IAEA extends probe into alleged Syria reactor bombed by Israel
UN nuclear watchdog analyzing more evidence taken from nuclear research plant in Damascus.
United Nations inspectors are analyzing further evidence taken from a nuclear research plant in Syria's capital Damascus where unexplained uranium traces were found, the UN's nuclear watchdog said on Friday.
But the International Atomic Energy Agency said Syria was still blocking follow-up access to the desert site of what U.S. intelligence reports said was a nascent, North Korean-designed nuclear reactor meant to yield atomic bomb fuel, before Israel bombed it to pieces in 2007.
In June, the Vienna-based IAEA said particles of processed uranium showed up in swipe samples taken by inspectors at the research reactor in Damascus and that it was checking for a link to traces retrieved from the bombed Dair Alzour site.
The IAEA said on Friday it carried out an inventory verification check at the Damascus Miniature Neutron Source Reactor (MNSR) in July, collecting environmental samples of what Syria said was the source of the uranium particles.
The samples were now being analyzed with the results likely to be ready by November.
U.S. analysts have said the IAEA's findings raised the question of whether Syria used some natural uranium intended for the alleged reactor at Dair Alzour for experiments applicable to learning how to separate out plutonium from spent nuclear fuel.
Syria's only declared nuclear site is the Damascus research reactor and, unlike Iran, it has no known nuclear energy-generating capacity.
Syria has said that the uranium traces at Dair Alzour came with Israeli munitions used in the strike and that Israel's target was a conventional military building.
Damascus denies hiding anything from the IAEA. But the agency says Syria is withholding documentation and blocking access that inspectors need to clarify the case.
Syria, an ally of Iran which is under IAEA investigation over nuclear proliferation suspicions, has denied ever having an atom bomb program and said the intelligence is fabricated.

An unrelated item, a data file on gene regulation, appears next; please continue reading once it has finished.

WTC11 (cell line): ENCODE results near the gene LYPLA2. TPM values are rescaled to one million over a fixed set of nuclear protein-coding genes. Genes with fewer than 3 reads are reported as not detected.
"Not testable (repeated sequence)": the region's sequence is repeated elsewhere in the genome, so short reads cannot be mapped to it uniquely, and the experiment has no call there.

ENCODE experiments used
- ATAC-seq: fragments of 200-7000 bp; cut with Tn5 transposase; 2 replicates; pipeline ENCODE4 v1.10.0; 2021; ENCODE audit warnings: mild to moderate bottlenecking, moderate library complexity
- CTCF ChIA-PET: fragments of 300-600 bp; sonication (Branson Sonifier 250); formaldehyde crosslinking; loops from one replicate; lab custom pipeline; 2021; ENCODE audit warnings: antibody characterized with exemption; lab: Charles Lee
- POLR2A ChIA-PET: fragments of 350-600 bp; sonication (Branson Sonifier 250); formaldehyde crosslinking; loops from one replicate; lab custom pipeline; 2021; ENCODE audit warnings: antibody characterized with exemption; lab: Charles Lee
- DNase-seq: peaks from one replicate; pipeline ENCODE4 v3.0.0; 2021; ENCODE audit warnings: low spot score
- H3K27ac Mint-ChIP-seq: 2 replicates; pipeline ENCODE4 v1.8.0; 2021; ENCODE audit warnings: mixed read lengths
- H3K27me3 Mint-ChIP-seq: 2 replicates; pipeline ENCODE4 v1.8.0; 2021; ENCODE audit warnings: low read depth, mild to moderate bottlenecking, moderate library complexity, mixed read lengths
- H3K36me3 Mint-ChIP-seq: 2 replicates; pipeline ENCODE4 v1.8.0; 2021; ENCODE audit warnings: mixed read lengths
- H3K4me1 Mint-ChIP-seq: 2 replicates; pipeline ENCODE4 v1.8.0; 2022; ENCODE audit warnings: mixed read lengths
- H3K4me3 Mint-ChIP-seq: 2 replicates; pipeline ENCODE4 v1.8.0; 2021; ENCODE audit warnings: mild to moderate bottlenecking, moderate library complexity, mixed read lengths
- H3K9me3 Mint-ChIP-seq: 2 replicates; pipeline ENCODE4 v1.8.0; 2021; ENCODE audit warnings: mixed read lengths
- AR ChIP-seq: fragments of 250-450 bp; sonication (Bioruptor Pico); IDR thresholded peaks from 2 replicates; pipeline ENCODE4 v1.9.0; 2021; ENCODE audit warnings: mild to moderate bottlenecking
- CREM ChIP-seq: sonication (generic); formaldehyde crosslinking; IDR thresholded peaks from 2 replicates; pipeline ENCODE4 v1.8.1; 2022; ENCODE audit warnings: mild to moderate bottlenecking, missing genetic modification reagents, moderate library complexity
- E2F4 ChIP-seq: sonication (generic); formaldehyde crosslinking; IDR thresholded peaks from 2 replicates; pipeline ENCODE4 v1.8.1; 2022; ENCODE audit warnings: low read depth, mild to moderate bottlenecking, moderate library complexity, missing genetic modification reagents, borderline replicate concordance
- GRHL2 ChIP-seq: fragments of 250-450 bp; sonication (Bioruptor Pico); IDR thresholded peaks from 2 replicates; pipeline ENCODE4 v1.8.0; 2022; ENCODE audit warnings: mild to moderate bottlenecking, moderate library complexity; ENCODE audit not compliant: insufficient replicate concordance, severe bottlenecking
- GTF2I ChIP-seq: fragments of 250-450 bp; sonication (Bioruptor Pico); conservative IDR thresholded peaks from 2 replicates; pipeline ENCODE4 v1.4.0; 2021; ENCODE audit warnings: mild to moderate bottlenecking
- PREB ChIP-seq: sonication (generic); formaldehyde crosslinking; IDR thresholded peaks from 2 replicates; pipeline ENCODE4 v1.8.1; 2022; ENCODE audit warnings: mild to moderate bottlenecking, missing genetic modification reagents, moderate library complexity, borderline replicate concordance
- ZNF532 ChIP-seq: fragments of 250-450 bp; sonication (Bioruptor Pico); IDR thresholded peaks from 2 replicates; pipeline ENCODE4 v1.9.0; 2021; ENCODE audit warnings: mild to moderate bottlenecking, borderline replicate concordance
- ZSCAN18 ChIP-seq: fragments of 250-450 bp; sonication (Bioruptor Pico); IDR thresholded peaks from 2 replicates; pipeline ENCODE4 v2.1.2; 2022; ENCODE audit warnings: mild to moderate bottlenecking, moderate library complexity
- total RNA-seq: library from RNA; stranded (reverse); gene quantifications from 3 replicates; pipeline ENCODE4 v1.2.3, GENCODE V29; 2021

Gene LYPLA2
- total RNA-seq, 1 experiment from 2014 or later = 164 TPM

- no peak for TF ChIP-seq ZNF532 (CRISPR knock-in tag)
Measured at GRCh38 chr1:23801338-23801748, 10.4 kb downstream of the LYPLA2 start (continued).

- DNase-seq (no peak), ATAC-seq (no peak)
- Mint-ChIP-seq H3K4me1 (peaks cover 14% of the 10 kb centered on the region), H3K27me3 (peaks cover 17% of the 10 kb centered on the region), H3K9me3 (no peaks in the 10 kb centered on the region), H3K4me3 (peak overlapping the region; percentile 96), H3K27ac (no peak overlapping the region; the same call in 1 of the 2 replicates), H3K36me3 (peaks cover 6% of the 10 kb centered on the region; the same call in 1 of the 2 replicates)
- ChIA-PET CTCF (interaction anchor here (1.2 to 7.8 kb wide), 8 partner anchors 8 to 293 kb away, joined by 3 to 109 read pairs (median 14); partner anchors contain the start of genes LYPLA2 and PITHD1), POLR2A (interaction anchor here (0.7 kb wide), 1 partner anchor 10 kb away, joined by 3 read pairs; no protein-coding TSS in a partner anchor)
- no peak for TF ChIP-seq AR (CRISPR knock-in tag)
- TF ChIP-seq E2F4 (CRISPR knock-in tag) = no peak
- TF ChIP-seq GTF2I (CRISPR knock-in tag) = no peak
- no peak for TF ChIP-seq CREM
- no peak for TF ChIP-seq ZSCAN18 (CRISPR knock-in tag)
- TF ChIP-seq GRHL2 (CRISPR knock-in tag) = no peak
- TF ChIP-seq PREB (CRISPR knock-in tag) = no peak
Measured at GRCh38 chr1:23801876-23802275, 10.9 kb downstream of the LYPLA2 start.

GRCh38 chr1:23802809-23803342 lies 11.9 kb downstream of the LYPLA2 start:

Damascus has complained that its case is being mishandled and questioned the IAEA's grasp of physics.
But the IAEA said earlier this year inspectors had found enough traces of uranium in soil samples collected in June 2008 at Dair Alzour to constitute a "significant" find.
They subsequently detected similar "manmade" uranium particles in test swipes at the Damascus research site which the IAEA knew about and checked routinely.
Friday's report said Syria, citing national security grounds, was still refusing IAEA requests for return visits to Dair Alzour and a look at three military sites, whose appearance was altered by landscaping after the IAEA asked to check them.
"However, there is no limitation in comprehensive safeguards agreements (between the IAEA and member states) on agency access to information, activities or locations simply because they may be military related," the report said.
"The fact that the agency has found particles of nuclear material of a type which is not in the declared inventory of Syria underscores the need to pursue this matter."
IAEA Director-General Mohamed ElBaradei has said the allegations are serious and must be clarified. But he has also rebuked the United States and Israel for failing to alert the UN watchdog about the site before it was bombed to rubble, saying this had made the search for truth extremely difficult.
Friday's report said ElBaradei had urged states including Israel which "may possess information relevant to the agency's verification, including information which may have led them to conclude that the installation in question had been a nuclear reactor, to make such information available to the Agency."
Above all, the IAEA wants to examine equipment and rubble removed from Dair Alzour before investigators could get there.
But Syria told the IAEA the debris had already been disposed of so it was impossible to fulfill the agency's request, originally made over a year after the bombing, the report said.